Remember how aflutter we were last summer, waiting to hear back after we had asked Franklin Habit if he’d be an MDK contributor? It was a Garter Stitch Only moment, for sure.
If only we could have seen into the future to August 2017: here we are, fat and sassy and perched on top of a pile of Franklin’s pieces on MDK. Life is good. We are lucky in laughter.
To find All the Franklin in one convenient, perpetually updated location, just click on his Contributor Page.
Confession: I use the Contributors button in the navigation bar up top to find much of what I’m looking for on MDK. I can almost always remember who wrote something, and it can be quicker than browsing via category or using a word search. (This is also how I find things on The New Yorker website. Coincidence?)
All the Books That Are Fit to Knit
From day one, Franklin has been MDK’s book lover-in-chief, introducing and previewing a steady stream of noteworthy books, including:
What I love about Books with Franklin is that his reviews/previews offer wit and wisdom—because: Franklin—and they also give a reliable picture of what a book has to offer. I come away from his reviews with a strong sense of whether a particular book needs to be in my library, or in the library of another knitter I know.
Another Side of Franklin
In recent months, we were treated to Franklin’s hilarious, loving humor in an entirely different setting.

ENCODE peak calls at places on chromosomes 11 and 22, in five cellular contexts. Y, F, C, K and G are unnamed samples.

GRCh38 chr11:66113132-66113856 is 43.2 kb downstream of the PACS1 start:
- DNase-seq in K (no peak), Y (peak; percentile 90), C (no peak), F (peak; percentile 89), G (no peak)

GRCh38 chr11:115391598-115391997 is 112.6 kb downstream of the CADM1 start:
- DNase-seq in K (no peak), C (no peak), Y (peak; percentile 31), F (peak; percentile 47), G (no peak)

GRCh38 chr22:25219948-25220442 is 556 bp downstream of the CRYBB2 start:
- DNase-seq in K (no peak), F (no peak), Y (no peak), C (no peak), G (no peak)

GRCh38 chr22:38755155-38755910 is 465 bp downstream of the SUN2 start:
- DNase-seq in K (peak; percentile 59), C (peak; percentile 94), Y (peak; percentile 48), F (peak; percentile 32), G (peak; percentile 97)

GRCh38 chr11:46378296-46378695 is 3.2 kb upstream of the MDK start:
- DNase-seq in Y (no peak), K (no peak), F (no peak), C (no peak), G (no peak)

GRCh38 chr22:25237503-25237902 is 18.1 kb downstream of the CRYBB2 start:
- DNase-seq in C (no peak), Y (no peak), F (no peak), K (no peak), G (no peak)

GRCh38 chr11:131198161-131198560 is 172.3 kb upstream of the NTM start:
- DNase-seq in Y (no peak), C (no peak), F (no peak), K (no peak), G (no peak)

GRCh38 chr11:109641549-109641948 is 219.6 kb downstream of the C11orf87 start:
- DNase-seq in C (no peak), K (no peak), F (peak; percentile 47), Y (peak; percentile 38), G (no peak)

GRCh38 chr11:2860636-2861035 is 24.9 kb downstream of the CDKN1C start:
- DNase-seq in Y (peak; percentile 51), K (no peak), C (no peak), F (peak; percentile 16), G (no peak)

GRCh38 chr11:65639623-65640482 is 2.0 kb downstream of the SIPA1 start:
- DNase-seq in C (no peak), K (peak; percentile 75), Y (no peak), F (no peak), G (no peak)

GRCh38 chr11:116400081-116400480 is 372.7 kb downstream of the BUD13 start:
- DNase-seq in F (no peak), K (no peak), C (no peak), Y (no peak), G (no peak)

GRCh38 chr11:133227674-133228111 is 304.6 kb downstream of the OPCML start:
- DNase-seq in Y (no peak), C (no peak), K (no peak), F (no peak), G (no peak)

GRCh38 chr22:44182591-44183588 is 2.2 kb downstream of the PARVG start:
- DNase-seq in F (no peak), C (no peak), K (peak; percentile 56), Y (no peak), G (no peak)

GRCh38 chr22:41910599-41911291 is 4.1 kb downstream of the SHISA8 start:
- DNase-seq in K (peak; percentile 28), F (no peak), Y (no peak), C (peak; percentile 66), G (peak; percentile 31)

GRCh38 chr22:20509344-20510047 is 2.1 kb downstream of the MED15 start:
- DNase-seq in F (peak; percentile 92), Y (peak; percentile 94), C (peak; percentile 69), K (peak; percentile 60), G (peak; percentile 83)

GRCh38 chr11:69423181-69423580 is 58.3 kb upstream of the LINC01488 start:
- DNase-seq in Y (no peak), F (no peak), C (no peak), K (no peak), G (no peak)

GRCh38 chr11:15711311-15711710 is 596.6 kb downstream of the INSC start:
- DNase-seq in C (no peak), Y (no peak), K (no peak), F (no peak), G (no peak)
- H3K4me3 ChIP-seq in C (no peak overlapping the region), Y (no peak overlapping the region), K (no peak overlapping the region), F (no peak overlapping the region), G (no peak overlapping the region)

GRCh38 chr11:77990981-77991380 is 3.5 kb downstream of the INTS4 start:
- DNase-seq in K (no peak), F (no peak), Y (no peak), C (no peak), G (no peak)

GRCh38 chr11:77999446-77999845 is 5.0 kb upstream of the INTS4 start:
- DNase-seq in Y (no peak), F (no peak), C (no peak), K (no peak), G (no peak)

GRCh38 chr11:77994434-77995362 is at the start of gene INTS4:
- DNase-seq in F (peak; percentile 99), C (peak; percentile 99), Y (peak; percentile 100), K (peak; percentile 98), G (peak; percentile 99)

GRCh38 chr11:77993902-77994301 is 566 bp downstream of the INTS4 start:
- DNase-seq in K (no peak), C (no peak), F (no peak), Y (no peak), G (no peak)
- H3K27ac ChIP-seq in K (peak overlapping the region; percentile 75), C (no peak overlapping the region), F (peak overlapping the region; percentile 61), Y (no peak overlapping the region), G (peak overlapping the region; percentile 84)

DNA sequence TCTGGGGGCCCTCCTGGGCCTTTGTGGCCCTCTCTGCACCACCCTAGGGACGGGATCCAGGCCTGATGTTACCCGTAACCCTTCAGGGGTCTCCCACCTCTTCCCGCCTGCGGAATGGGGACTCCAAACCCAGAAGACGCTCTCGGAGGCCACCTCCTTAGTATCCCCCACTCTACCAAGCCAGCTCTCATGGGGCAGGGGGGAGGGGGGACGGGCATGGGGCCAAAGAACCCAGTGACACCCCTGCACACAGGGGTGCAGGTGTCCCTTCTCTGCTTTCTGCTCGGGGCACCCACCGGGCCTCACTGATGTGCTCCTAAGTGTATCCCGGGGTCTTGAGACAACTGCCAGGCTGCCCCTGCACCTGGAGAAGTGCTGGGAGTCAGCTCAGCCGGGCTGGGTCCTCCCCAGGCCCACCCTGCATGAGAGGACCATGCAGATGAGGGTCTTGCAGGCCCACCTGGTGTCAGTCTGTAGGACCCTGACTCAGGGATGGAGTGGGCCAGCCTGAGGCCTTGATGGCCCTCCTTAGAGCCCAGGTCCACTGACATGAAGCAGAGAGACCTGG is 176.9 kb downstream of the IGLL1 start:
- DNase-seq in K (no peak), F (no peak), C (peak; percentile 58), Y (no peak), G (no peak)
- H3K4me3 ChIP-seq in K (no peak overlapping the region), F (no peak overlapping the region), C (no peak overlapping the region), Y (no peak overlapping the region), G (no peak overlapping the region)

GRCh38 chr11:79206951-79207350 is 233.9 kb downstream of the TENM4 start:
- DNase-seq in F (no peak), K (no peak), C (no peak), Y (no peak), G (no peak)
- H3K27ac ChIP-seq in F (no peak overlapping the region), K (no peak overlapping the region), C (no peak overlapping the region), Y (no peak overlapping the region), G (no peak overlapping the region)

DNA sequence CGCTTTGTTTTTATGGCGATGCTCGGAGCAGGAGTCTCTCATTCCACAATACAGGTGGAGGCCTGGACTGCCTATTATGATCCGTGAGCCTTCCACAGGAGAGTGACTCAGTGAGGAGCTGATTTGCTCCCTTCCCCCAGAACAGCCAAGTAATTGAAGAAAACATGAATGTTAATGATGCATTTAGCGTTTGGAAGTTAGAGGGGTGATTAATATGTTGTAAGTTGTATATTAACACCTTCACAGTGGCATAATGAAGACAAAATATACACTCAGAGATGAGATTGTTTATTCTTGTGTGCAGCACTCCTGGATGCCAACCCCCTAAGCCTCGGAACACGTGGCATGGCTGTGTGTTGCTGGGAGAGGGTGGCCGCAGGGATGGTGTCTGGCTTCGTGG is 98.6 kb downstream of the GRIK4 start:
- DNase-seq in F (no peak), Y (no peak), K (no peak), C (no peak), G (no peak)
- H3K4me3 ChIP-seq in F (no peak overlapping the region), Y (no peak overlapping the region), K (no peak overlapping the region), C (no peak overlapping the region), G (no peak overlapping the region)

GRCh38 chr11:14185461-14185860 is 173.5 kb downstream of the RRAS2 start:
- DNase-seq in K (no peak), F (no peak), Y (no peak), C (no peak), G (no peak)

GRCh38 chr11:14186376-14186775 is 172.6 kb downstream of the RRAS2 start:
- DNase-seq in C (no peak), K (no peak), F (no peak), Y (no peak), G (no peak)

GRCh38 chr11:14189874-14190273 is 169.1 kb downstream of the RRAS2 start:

Franklin’s hit series, The Coy of Cooking, featured our favorite frenemy, Bettina, circa 1917 bride, and her stoic, Palm Beach suit-clad man, Bob. Our time with Bettina and Bob seemed all too short, just three articles:
Part 1, in which Franklin introduces his inspiration, the vintage cookbook/novel, A Thousand Ways to Please a Husband, and convenes a panel of latter-day husbands to taste-test Bettina’s recipe for chicken croquettes.
The crowd roared for more Bettina, but alas, we will have to find our own copies of A Thousand Ways to Please a Husband, and convene our own Panel of Husband(s). (Some of us would settle for Frank Dixon, to be honest.)
Meanwhile, let’s hope Franklin has more in store for us.
Keep your butt in the chair, Franklin! Type like the wind!
Featured image: The Etcher, Stacy Tolman (circa 1887-89), Metropolitan Museum of Art.